If you have read Stories of Music, Volume 1, you may already know how this anthology series came about. But, for those who are reading Volume 2 first, I’d like to share a bit about the project’s beginnings. I first became intrigued with people’s musical experiences when I read my great-grandmother

Gwendolyn’s autobiography, From Alpha to Omega. In it, she described growing up in rural Missouri in the early 1900s and how local fiddle players would frequently entertain the community. I didn’t find this at all unusual, but what caught me by surprise was that when the weather was too bad to gather in person, the fiddlers would play their music through the telephone party line. Folks would simply take their phones off the receivers and listen in; it was like a form of radio for them. Gwendolyn’s story prompted my curiosity about how people experience music, as did some

experiences of my own. I come from a very musical family. Growing up, my siblings and I enjoyed regular bedtime

performances from our parents, who would play guitar and sing us some of their favorites: “Brown- Eyed Girl” by Van Morrison, “Teach Your Children” by Crosby, Stills, Nash & Young, and “Danny’s Song” by Loggins & Messina, to name a few. My siblings and I would sing along, and frequently, we would make up songs of our own, albeit they were silly songs created merely for our own amusement. Us kids learned various musical instruments over the years—some of us stuck with it, some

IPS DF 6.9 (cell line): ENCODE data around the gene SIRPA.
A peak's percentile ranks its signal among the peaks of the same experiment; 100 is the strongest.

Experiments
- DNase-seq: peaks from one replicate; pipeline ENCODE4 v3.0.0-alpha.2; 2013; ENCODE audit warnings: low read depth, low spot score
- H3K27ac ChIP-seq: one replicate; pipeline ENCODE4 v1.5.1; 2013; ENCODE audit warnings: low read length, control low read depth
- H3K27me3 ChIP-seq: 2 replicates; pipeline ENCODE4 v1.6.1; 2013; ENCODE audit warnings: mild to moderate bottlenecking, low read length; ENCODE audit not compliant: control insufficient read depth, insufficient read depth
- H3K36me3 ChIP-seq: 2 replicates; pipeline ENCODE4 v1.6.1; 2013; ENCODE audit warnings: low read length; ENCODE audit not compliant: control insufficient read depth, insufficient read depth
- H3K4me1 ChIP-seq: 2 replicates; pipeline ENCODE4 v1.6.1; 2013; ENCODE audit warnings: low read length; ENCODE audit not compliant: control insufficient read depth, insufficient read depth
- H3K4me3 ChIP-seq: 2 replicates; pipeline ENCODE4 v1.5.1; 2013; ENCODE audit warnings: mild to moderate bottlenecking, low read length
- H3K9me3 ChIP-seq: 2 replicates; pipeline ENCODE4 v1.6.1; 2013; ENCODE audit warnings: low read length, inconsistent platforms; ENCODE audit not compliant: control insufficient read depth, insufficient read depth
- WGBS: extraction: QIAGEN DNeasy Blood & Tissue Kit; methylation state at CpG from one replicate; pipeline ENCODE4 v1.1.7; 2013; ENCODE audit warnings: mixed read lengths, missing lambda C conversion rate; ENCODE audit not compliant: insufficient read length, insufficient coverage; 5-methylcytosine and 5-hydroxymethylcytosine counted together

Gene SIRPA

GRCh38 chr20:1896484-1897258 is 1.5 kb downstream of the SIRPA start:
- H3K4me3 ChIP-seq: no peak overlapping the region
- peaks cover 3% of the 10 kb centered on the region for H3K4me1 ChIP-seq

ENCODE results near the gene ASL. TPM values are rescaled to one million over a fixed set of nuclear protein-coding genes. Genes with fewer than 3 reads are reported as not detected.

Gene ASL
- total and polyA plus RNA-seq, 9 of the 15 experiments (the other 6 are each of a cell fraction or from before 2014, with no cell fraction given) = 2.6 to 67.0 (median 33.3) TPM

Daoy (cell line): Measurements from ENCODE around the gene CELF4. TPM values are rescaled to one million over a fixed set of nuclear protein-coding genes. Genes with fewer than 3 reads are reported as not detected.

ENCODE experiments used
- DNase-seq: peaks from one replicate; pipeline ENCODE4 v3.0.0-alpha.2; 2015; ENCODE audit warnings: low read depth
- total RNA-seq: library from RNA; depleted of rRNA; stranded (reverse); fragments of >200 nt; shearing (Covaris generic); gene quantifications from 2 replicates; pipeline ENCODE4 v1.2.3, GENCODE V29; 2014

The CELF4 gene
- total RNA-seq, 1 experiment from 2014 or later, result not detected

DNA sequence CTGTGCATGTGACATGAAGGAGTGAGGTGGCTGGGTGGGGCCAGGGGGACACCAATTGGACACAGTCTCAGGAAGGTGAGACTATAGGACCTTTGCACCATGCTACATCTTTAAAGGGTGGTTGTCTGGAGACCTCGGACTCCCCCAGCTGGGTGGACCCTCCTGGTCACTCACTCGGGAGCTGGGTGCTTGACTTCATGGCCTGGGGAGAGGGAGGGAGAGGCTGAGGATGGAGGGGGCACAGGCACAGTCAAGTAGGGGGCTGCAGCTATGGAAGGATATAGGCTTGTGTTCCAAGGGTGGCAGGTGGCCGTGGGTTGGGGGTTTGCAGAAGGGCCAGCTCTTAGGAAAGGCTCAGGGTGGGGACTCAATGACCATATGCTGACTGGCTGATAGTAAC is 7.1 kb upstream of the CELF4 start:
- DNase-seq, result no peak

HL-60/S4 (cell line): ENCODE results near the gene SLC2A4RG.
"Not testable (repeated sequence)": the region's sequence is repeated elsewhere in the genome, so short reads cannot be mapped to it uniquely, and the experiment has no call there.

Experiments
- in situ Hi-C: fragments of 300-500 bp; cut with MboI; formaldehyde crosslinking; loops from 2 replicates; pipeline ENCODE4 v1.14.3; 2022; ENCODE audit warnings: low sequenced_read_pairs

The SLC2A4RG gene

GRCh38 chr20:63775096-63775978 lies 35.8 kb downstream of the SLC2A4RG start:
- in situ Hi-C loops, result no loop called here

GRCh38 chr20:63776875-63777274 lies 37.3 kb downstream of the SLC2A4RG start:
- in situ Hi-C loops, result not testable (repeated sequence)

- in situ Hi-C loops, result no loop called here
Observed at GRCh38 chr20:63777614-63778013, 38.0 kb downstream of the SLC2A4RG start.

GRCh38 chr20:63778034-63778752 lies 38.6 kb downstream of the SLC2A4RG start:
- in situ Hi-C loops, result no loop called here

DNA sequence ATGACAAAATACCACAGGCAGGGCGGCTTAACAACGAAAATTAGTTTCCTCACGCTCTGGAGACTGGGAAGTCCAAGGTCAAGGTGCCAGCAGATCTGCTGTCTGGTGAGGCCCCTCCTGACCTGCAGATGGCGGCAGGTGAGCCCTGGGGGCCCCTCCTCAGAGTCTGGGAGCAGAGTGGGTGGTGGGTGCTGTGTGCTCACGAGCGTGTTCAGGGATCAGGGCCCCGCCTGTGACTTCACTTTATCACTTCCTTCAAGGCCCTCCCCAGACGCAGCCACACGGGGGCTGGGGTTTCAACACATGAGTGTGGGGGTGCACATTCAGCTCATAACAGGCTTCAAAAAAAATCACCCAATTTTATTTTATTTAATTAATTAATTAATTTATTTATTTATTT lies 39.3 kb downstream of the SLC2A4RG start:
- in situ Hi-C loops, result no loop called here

did not. Regardless, we were connected through music, especially my brother Brandon and I, and we continued playing guitar and singing together into adulthood. When he unexpectedly passed away in a car accident in January of 2008, I was devastated. It was through music that I was able to cope with losing him. I continued writing music over the years, and in 2008, after Brandon died, I wrote several new songs that he seemed to inspire. I enjoy playing those songs still, but I’m most grateful for the creative nights I spent writing them because it felt like he was with me, encouraging me to keep making music. The impact that music has had on my family and me led to the idea for Stories of Music. I

wanted to learn how music was affecting others, to experience accounts of music changing lives. To find these stories, I put out my first call for submissions in early 2015, tapping into writing and art communities worldwide. By the submission deadline, I had collected more than 1,000 works for consideration—from stories of using music to reunite people after war and teaching music to prison inmates to learning to cope with depression through music and experiencing other cultures through


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